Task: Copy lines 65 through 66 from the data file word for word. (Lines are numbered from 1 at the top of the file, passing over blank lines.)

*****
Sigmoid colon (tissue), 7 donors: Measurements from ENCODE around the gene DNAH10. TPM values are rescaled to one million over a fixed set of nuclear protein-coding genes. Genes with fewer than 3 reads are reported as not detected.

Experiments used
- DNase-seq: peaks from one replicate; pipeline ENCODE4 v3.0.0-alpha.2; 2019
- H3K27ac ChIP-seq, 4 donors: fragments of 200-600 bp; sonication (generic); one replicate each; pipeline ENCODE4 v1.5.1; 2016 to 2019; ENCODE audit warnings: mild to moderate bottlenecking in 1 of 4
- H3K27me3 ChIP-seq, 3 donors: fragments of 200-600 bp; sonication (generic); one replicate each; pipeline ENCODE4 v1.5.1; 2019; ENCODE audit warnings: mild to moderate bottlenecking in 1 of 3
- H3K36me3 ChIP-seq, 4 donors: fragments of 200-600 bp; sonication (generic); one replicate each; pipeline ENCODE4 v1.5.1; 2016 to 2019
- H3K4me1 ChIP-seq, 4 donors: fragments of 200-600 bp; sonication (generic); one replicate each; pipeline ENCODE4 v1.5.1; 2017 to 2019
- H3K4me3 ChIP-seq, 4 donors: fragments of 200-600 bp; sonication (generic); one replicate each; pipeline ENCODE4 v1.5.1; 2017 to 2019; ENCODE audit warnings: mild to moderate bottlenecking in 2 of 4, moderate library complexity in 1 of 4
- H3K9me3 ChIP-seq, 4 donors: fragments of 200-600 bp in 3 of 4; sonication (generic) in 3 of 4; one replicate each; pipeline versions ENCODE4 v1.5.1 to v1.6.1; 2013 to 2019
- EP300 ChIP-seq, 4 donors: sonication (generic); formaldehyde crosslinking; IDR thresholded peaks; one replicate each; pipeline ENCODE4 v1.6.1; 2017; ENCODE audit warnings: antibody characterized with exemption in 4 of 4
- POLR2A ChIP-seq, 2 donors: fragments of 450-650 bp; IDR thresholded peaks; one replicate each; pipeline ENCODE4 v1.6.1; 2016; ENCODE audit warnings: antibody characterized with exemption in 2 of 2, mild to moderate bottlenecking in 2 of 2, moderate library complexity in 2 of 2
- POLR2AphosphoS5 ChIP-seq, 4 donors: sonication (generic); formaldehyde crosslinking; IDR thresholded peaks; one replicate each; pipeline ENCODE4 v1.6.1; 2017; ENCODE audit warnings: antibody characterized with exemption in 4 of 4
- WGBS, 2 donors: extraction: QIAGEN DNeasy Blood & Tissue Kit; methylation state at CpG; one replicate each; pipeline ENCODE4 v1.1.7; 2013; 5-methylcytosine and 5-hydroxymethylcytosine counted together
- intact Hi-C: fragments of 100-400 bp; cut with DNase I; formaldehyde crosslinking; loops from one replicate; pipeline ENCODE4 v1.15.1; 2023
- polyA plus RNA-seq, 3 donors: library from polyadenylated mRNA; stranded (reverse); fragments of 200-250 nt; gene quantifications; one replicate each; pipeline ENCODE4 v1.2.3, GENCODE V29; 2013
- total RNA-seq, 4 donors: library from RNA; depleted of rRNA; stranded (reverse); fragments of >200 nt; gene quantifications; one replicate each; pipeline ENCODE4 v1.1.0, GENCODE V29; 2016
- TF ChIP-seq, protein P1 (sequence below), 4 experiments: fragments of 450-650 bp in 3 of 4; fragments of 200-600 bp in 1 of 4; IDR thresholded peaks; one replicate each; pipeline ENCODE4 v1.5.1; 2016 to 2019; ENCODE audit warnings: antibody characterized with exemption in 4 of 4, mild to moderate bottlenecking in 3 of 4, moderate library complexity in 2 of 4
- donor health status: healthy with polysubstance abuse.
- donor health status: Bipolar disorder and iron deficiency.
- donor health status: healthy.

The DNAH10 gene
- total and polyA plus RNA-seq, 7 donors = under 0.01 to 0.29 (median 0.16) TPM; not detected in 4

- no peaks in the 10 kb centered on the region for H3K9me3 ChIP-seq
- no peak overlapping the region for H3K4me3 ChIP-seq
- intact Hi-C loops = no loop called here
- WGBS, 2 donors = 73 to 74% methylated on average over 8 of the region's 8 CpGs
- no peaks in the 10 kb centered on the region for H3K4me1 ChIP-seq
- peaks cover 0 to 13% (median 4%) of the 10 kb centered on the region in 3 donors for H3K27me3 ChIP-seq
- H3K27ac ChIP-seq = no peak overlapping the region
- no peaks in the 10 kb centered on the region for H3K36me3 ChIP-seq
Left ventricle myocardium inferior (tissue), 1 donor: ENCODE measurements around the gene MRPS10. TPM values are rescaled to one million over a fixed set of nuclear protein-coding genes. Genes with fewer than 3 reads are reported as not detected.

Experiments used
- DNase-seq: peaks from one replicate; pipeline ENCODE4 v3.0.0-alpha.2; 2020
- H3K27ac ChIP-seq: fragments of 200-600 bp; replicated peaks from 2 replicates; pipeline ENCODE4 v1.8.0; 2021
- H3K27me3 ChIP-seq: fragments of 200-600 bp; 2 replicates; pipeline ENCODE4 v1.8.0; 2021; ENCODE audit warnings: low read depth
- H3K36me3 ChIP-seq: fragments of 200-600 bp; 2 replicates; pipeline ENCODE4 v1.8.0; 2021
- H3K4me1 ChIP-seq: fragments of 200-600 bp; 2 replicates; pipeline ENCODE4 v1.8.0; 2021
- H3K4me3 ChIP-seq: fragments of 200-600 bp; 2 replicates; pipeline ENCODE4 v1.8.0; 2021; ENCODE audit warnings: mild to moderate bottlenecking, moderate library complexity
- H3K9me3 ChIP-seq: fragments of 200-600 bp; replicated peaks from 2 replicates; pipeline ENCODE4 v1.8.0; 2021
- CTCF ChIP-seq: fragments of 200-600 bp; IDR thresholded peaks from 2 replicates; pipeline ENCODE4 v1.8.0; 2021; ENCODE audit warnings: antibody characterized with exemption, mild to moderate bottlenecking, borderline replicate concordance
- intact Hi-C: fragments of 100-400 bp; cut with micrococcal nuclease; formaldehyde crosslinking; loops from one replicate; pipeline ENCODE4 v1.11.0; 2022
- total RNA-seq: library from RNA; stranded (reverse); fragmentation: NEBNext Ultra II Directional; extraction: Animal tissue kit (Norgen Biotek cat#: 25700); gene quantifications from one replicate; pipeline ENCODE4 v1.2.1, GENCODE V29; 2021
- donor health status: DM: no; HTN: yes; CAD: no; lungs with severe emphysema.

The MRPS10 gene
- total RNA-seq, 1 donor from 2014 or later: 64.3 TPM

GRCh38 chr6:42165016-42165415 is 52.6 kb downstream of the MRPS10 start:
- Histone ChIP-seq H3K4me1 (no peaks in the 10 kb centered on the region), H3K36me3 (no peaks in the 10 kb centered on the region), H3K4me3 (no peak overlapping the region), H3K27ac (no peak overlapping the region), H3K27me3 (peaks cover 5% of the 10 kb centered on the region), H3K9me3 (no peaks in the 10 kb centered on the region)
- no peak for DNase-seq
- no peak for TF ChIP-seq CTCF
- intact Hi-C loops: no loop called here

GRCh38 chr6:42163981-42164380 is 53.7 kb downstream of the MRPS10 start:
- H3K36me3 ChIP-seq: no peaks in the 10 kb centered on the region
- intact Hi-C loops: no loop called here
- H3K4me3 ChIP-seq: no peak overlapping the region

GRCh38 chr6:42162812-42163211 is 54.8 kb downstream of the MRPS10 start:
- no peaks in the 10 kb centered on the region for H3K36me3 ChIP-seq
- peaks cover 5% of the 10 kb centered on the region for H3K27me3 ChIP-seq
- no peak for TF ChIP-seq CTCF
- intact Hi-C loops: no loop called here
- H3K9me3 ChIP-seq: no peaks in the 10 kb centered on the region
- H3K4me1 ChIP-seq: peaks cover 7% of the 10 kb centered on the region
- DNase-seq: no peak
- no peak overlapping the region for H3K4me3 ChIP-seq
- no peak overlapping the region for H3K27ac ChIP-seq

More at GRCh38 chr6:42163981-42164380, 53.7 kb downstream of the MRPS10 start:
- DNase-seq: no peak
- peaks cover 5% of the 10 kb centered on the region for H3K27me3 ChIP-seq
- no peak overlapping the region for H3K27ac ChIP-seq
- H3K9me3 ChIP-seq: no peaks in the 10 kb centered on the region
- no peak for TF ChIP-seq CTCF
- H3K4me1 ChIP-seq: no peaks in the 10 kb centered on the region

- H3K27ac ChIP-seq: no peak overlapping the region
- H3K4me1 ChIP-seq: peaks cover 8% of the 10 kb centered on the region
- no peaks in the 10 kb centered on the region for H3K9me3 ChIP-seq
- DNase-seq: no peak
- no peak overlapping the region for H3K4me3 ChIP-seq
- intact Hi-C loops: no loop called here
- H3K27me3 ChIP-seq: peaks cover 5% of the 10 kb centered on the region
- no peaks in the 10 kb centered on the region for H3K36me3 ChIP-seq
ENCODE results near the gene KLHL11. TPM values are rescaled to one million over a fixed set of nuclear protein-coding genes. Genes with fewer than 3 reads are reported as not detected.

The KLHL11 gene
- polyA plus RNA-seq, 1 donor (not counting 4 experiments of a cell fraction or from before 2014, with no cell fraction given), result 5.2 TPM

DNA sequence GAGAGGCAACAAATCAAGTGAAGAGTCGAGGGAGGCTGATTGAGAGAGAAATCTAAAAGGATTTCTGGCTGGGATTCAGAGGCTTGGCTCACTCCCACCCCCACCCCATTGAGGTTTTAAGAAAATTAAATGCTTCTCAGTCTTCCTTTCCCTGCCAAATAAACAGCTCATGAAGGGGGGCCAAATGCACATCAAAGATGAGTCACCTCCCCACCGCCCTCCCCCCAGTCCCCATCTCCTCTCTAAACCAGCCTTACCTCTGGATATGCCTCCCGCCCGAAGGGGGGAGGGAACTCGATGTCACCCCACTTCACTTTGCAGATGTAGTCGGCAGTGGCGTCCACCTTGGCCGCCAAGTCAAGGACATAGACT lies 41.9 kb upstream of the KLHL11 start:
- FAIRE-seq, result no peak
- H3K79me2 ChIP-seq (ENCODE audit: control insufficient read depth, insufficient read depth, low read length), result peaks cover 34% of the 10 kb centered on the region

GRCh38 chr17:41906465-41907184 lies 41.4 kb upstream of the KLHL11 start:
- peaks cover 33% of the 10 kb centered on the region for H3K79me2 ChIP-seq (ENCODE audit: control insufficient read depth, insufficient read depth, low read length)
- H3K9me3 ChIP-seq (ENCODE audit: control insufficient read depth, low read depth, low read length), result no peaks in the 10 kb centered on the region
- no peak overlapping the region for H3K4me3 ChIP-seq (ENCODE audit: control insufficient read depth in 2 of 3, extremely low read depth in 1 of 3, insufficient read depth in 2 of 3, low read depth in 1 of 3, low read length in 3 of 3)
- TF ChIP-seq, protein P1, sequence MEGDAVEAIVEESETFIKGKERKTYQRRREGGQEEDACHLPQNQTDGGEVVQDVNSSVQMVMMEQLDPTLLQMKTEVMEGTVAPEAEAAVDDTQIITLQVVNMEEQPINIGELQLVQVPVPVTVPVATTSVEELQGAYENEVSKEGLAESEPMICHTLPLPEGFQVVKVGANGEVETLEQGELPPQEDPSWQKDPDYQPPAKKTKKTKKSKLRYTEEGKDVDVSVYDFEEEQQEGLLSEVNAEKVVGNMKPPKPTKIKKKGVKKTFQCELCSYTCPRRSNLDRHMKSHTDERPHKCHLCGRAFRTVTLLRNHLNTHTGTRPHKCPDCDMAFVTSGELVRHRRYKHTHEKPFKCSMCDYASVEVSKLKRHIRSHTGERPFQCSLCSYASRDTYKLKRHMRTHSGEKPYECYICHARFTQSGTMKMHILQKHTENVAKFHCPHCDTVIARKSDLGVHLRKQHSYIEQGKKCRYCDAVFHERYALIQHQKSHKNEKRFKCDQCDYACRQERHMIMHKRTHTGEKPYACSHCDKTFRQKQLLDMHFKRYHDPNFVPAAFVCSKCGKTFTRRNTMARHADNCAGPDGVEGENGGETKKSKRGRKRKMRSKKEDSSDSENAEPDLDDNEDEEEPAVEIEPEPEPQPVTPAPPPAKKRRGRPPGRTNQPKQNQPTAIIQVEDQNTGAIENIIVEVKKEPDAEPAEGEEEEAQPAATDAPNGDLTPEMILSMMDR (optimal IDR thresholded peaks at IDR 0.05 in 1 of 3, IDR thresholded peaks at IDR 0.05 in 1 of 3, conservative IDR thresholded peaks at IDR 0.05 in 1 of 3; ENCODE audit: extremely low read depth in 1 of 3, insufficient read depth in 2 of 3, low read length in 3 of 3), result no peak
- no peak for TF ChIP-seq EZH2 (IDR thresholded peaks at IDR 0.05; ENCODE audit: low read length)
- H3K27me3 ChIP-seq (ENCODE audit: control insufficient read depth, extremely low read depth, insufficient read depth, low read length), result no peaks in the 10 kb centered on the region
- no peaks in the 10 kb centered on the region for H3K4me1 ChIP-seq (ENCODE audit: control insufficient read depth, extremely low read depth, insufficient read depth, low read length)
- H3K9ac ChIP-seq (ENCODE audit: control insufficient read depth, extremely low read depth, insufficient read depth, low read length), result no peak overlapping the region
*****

More at GRCh38 chr6:42163981-42164380, 53.7 kb downstream of the MRPS10 start:
- DNase-seq: no peak